How To Survive Theft in Copenhagen
Copenhagen is one of the safest cities in the world. True or false? Up until a few days ago, I wouldn’t even have thought twice before answering “true”. In fact, oftentimes we take safety in Copenhagen for granted. We naively think that nothing will happen to us if we are walking around alone in the streets of Copenhagen, perhaps on the way home from a crazy night out in a not so sober state. I was one of those naive citizens until last Friday, when my iPhone was stolen from my jacket pocket. That night, a guy came up to me and asked me if I liked to play football. Then, he playfully tackled me and escaped with my phone. But now I am done crying and more than ready to share some helpful tips on how to avoid getting your phone (or your collection of rare diamonds that you often bring to town) stolen.
1) Avoid walking around alone at night
This is especially important if you are walking in an area with few people, or areas that are notorious for being more dangerous than others, for example Nørrebro or Vesterbro. However sometimes you can’t help but walk around alone like when you are on your way home from a party. If this is the case, try to walk close behind a group of random people, but not too close, or they might think you are creepy. Thieves will be less likely to target a big group of people as they will be outnumbered.
2) Don’t wear heels, girls (and guys?)
Bring a change of shoes for when you are going home from town, because if you are wearing heels the thief will see you as an easy target for theft as you will not be able to run after him.
3) Don’t keep your phone or purse in a pocket that is big and easy to reach
The less effort the thief has to go through to take your valuables, the more likely he will rob you. So, put your most important assets safely away in an inner pocket in your bag. If that is too difficult, you could also consider not bringing very much money to town. In fact, don’t bring any at all and try to get free drinks from your friends or random strangers instead. Win-win situation!
You’ve been robbed, now what?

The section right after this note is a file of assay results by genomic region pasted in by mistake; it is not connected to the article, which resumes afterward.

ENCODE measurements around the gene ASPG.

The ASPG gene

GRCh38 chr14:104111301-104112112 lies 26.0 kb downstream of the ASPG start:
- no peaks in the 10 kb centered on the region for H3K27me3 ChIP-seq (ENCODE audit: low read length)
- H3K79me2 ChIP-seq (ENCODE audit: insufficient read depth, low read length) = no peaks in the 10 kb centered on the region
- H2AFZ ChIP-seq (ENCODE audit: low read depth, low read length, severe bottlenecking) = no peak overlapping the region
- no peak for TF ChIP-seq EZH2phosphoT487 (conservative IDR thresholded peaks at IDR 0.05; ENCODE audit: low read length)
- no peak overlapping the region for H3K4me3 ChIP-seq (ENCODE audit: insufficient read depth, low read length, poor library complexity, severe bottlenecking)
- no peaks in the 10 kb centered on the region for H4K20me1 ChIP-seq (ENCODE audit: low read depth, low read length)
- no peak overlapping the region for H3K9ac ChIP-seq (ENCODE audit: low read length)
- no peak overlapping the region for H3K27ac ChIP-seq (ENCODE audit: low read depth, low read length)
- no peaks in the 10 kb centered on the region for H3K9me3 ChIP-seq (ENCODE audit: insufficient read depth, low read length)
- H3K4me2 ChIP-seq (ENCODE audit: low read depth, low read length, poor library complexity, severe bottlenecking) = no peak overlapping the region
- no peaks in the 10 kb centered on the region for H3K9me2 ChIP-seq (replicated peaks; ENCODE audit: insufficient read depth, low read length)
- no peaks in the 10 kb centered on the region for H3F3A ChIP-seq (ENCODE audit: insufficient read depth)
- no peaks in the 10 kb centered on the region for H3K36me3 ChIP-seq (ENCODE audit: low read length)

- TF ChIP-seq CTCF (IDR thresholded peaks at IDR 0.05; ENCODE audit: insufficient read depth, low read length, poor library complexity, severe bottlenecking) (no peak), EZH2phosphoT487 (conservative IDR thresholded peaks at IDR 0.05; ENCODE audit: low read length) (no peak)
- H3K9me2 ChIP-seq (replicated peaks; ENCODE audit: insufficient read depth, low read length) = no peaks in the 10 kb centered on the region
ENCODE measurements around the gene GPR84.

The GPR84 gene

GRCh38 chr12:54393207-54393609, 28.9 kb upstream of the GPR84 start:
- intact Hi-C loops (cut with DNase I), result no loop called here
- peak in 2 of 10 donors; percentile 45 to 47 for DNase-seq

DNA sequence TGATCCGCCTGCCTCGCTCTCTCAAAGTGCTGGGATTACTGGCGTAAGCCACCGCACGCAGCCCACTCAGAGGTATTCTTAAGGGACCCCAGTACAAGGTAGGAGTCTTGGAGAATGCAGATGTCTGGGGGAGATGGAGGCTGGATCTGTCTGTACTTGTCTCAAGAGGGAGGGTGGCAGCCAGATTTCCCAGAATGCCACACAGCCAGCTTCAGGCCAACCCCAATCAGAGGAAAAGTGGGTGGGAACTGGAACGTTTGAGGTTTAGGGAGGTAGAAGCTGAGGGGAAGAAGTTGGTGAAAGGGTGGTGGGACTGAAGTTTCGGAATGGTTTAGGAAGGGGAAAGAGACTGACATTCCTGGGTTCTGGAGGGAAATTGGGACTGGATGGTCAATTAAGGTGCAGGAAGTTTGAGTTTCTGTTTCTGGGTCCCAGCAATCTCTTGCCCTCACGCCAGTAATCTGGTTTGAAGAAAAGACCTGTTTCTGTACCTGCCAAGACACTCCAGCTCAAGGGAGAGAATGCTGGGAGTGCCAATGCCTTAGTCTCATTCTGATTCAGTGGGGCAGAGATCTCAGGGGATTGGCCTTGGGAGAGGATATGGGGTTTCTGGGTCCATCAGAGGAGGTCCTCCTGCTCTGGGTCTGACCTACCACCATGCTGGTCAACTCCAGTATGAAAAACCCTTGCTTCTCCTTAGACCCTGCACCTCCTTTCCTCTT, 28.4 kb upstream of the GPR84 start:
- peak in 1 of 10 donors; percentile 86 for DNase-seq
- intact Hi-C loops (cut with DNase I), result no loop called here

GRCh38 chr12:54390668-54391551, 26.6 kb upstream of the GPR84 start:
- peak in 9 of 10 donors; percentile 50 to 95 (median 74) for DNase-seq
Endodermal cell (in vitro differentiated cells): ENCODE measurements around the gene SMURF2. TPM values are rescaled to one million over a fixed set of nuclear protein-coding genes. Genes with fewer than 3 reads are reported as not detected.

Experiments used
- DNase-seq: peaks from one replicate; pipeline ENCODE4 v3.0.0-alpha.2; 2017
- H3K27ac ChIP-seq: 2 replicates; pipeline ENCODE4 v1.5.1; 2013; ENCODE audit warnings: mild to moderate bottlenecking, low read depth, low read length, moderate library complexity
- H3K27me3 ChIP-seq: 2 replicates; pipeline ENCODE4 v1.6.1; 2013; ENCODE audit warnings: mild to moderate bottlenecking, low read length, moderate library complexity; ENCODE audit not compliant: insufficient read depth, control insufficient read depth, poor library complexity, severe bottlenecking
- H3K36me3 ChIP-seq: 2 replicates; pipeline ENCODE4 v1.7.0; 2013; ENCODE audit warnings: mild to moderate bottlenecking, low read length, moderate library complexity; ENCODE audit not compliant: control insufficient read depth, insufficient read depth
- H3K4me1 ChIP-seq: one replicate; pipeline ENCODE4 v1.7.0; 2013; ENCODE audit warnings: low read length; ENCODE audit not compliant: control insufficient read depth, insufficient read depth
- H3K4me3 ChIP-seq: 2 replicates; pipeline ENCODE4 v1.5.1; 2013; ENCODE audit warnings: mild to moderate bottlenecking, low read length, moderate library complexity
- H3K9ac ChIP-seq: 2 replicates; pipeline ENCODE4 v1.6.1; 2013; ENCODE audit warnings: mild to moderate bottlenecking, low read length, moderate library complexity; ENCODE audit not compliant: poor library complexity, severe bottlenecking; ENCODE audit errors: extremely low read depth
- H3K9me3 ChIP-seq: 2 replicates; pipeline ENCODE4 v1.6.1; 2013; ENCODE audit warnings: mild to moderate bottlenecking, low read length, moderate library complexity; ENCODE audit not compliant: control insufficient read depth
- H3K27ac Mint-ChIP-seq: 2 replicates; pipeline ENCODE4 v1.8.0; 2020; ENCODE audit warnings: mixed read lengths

If you were as cautious as possible, and still got something stolen, not all hope is lost! There are some things you can do to feel a bit better about your unfortunate life.
1) Don’t panic
The most important thing if you’ve been robbed is to keep calm. Being frustrated gives way to irrational behaviour and you might want to run after the thief. But that could lead to more danger. Remember, the most important thing is that only you haven’t been hurt, only your bank account has, and material possessions can always be replaced.
2) “Find my iPhone”
This is an extremely good app to have, because it allows you to track your phone (using someone else’s phone) if you have gotten your phone stolen. It also is helpful for curing those memory lapses when you can’t remember where you left your phone. However, in the event that you are as unlucky as me and your phone ends up in Christiania, it’s probably not the best idea to go there in search of it. The thief might have gone there because he knows the police can’t get him. Nevertheless, you can still use the app to delete all data on your phone so the thief won’t be able to read any bank passwords, access your Facebook or look at the embarrassing pictures you took posing with your five cats.
3) Call the police
If someone physically robs you, it’s a good idea to report the case to the police. They might be able to help if you contact them ASAP, and the more people that report thefts, the more awareness will be raised about “underground” crime in Denmark. The media might start reporting about it, scaring the gangs of thieves away.
4) Contact your insurance company
This is one of the times which you will thank your mum that she stressed the importance of having insurance. Many insurance companies, for example DJØF or Tryg will give some compensation for things being stolen. This will cushion the blow of losing something very expensive.
Best of luck with hanging on to all your valuable possessions! But don’t despair too much. You can always remind yourself that you aren’t living in a war zone in Iraq or a ghetto in Harlem, and immediately you will feel better!